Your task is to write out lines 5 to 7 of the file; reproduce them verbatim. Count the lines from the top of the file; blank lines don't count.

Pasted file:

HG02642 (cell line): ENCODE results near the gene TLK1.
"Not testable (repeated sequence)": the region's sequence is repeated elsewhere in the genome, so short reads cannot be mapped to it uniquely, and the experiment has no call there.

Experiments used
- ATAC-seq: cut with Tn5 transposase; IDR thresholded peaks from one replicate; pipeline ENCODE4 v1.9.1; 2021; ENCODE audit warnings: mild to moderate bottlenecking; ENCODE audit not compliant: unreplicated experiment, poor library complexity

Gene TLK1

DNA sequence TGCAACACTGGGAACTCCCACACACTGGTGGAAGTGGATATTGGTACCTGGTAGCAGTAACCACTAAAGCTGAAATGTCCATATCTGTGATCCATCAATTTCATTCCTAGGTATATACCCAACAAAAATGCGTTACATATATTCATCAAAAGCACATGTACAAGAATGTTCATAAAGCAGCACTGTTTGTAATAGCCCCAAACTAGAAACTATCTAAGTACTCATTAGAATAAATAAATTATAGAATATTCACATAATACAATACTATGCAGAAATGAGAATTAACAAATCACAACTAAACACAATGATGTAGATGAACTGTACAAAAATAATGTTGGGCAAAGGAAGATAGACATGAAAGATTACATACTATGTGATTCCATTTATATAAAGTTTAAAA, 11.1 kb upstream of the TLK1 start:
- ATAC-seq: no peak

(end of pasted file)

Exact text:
Gene TLK1

DNA sequence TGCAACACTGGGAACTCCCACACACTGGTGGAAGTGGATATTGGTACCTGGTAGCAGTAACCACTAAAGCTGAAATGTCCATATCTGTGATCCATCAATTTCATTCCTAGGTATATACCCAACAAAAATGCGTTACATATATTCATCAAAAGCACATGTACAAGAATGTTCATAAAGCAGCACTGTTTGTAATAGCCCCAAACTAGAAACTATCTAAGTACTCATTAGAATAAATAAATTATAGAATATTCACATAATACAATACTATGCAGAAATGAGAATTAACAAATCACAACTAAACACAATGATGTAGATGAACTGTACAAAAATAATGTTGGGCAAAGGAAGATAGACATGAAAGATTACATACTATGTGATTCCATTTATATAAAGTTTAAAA, 11.1 kb upstream of the TLK1 start:
- ATAC-seq: no peak